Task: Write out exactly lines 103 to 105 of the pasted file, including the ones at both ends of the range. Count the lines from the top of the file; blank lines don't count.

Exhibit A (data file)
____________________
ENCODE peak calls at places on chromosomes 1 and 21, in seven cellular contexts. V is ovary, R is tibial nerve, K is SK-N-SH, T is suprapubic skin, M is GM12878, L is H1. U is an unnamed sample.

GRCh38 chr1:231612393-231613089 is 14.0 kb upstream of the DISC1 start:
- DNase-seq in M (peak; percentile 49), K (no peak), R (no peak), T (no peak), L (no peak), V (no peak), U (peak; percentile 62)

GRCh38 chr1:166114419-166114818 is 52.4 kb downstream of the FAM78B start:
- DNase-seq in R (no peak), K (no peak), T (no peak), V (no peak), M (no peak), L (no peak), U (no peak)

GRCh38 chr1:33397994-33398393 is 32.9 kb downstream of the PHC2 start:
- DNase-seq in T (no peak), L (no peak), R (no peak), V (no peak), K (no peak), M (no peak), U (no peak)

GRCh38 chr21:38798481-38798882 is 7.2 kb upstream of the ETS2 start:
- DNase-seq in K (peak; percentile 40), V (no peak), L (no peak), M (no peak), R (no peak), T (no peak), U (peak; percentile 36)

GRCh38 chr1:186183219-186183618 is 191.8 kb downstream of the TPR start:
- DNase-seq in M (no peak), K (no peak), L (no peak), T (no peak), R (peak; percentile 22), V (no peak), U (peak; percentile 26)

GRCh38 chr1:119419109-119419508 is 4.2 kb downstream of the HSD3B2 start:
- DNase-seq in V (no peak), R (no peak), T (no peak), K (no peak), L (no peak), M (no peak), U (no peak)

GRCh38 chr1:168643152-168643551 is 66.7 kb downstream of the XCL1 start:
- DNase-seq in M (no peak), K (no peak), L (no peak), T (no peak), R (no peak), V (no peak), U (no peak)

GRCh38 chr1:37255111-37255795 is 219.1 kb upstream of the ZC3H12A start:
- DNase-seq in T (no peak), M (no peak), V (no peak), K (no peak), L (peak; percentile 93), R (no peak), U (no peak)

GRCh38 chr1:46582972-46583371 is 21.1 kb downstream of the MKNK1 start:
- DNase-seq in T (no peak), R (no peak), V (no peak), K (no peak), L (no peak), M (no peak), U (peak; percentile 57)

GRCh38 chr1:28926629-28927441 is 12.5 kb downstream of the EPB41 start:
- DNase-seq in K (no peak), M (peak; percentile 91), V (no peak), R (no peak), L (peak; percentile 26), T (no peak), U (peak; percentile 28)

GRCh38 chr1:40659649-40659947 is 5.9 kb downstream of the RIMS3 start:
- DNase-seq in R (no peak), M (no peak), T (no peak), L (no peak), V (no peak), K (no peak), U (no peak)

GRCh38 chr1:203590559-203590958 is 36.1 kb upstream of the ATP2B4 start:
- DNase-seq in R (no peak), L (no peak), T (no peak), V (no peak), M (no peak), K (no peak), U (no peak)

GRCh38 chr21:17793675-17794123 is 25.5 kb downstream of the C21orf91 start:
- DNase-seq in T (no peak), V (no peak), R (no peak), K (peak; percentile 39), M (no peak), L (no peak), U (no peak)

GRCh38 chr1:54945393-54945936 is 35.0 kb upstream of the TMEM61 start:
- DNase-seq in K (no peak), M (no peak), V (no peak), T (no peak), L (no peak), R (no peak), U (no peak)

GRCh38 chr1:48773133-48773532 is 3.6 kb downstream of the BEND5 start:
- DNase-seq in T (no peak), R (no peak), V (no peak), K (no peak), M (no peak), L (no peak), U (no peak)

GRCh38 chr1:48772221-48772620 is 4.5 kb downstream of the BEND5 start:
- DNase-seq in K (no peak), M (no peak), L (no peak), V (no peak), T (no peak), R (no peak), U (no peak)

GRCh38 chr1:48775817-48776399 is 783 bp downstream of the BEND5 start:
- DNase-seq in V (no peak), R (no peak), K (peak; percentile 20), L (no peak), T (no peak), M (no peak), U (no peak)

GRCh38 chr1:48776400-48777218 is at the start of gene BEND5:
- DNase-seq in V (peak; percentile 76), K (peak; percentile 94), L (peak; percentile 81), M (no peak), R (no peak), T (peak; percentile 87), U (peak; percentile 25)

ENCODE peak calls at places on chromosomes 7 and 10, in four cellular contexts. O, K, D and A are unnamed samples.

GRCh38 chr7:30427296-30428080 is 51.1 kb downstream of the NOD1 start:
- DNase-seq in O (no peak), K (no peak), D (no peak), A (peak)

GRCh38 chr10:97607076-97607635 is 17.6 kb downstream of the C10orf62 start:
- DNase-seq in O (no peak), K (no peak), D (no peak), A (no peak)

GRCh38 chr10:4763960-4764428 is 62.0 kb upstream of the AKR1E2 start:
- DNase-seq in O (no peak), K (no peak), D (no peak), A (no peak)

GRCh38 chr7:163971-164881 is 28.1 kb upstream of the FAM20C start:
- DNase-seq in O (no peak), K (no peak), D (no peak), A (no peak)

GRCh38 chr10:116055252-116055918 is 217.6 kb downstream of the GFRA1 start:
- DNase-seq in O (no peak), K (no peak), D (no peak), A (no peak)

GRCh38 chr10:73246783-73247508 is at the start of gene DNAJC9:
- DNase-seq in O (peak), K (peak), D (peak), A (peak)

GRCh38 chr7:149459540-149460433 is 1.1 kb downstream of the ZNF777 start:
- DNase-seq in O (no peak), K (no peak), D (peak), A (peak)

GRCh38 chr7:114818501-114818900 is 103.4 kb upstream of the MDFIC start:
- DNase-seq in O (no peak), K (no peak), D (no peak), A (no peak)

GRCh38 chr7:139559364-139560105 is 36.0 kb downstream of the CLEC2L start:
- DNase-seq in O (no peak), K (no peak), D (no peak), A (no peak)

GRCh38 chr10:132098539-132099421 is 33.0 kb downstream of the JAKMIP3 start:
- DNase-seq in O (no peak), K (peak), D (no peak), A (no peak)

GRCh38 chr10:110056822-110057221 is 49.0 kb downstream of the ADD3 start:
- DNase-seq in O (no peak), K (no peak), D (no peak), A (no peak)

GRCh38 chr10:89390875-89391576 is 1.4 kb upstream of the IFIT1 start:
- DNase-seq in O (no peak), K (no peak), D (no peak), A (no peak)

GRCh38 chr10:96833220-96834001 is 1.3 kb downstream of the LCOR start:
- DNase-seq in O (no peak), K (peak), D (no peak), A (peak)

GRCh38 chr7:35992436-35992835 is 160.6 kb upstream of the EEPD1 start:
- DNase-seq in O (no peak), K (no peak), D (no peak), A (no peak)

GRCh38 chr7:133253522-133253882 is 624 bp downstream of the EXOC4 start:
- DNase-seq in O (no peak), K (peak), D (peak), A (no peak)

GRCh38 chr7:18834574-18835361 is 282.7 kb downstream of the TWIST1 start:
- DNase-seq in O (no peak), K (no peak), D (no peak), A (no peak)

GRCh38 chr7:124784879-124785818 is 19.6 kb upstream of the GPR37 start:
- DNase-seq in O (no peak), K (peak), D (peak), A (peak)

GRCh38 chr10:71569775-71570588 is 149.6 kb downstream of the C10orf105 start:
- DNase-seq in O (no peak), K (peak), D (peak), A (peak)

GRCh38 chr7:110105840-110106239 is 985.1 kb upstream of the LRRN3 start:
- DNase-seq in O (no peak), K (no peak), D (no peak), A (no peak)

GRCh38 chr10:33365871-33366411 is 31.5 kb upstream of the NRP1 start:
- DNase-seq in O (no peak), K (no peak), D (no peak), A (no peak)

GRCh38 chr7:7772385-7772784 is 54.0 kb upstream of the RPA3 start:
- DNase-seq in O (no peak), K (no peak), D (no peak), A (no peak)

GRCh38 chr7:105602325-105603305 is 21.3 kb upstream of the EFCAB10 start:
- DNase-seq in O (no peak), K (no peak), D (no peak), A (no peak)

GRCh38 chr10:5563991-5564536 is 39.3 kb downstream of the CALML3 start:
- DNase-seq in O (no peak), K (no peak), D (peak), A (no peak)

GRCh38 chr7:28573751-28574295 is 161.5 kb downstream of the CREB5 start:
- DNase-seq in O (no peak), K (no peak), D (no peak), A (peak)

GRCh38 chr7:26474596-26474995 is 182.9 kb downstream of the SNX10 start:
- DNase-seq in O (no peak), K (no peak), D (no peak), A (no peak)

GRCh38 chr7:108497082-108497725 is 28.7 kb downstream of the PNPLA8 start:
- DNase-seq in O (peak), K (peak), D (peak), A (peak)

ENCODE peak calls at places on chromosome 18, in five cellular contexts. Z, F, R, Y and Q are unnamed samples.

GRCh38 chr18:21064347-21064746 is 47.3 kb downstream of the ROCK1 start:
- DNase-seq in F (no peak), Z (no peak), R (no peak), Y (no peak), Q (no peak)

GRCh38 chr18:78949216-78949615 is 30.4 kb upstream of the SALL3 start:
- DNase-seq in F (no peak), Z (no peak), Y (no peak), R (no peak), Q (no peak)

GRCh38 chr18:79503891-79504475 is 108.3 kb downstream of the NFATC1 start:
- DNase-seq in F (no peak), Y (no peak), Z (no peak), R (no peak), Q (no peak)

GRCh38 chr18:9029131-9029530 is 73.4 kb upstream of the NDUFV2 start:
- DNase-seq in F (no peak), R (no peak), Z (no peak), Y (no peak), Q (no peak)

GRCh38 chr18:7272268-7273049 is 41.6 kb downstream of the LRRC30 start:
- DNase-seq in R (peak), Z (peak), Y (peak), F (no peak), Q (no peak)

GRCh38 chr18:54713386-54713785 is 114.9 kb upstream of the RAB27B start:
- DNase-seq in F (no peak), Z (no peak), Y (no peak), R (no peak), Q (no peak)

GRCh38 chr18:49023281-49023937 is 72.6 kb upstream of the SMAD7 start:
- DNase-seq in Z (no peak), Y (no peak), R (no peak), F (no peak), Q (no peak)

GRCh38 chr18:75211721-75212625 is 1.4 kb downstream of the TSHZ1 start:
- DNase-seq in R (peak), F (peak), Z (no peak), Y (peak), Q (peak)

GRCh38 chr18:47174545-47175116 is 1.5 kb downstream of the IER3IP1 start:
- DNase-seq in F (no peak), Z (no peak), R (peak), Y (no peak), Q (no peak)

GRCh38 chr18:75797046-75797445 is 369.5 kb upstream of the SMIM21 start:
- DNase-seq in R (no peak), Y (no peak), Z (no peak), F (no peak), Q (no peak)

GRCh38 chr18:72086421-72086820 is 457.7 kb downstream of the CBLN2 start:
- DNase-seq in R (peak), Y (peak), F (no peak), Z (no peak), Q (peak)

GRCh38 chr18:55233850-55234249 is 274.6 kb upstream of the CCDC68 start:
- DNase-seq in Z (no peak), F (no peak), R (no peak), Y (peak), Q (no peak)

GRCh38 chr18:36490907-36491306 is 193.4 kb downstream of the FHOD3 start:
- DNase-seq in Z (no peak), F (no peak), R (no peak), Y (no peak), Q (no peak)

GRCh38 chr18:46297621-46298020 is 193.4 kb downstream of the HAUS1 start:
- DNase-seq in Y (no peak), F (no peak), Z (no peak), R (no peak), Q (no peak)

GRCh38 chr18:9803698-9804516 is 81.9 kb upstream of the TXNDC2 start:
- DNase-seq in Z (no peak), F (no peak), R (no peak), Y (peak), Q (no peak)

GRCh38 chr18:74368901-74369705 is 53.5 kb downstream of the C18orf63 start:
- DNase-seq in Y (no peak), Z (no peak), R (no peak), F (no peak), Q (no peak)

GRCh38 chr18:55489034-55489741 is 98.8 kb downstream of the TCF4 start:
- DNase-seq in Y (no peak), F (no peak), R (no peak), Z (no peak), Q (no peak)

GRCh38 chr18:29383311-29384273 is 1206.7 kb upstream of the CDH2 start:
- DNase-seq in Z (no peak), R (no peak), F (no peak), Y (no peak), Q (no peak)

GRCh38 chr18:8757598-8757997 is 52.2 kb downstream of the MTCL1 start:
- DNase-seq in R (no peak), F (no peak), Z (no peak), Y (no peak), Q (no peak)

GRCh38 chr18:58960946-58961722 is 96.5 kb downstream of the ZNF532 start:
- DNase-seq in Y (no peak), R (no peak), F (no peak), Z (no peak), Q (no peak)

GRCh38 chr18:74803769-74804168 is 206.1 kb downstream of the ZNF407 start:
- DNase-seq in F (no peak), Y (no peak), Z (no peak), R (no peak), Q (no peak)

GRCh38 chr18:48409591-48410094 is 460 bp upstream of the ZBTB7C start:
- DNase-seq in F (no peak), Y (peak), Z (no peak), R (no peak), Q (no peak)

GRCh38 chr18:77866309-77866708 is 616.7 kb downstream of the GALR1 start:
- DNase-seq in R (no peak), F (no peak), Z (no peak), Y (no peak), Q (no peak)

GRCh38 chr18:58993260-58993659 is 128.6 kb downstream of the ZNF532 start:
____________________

- DNase-seq in F (no peak), Z (no peak), Y (no peak), R (no peak), Q (no peak)

GRCh38 chr18:49023281-49023937 is 72.6 kb upstream of the SMAD7 start:
- DNase-seq in Z (no peak), Y (no peak), R (no peak), F (no peak), Q (no peak)